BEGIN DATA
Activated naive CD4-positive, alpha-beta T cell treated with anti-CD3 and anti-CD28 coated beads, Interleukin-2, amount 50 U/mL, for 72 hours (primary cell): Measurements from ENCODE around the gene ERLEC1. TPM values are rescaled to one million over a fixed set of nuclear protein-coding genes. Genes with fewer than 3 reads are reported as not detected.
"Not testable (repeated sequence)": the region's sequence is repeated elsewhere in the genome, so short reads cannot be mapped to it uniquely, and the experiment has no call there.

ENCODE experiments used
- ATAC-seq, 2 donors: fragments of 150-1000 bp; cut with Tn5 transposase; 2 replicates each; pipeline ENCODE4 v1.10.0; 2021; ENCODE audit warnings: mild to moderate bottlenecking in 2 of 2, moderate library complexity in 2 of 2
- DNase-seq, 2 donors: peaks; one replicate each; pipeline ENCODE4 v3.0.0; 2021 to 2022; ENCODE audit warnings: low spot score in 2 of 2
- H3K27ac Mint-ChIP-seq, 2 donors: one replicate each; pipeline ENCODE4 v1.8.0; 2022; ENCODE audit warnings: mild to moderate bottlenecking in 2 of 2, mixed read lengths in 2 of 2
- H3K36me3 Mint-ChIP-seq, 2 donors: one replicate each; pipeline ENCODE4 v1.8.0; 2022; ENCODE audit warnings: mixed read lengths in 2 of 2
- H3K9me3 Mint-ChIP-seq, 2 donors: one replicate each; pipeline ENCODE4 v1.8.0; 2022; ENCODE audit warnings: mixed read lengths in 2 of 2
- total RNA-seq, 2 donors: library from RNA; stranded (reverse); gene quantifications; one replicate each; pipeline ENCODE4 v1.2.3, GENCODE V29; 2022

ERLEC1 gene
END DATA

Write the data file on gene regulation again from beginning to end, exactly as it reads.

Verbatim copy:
Activated naive CD4-positive, alpha-beta T cell treated with anti-CD3 and anti-CD28 coated beads, Interleukin-2, amount 50 U/mL, for 72 hours (primary cell): Measurements from ENCODE around the gene ERLEC1. TPM values are rescaled to one million over a fixed set of nuclear protein-coding genes. Genes with fewer than 3 reads are reported as not detected.
"Not testable (repeated sequence)": the region's sequence is repeated elsewhere in the genome, so short reads cannot be mapped to it uniquely, and the experiment has no call there.

ENCODE experiments used
- ATAC-seq, 2 donors: fragments of 150-1000 bp; cut with Tn5 transposase; 2 replicates each; pipeline ENCODE4 v1.10.0; 2021; ENCODE audit warnings: mild to moderate bottlenecking in 2 of 2, moderate library complexity in 2 of 2
- DNase-seq, 2 donors: peaks; one replicate each; pipeline ENCODE4 v3.0.0; 2021 to 2022; ENCODE audit warnings: low spot score in 2 of 2
- H3K27ac Mint-ChIP-seq, 2 donors: one replicate each; pipeline ENCODE4 v1.8.0; 2022; ENCODE audit warnings: mild to moderate bottlenecking in 2 of 2, mixed read lengths in 2 of 2
- H3K36me3 Mint-ChIP-seq, 2 donors: one replicate each; pipeline ENCODE4 v1.8.0; 2022; ENCODE audit warnings: mixed read lengths in 2 of 2
- H3K9me3 Mint-ChIP-seq, 2 donors: one replicate each; pipeline ENCODE4 v1.8.0; 2022; ENCODE audit warnings: mixed read lengths in 2 of 2
- total RNA-seq, 2 donors: library from RNA; stranded (reverse); gene quantifications; one replicate each; pipeline ENCODE4 v1.2.3, GENCODE V29; 2022

ERLEC1 gene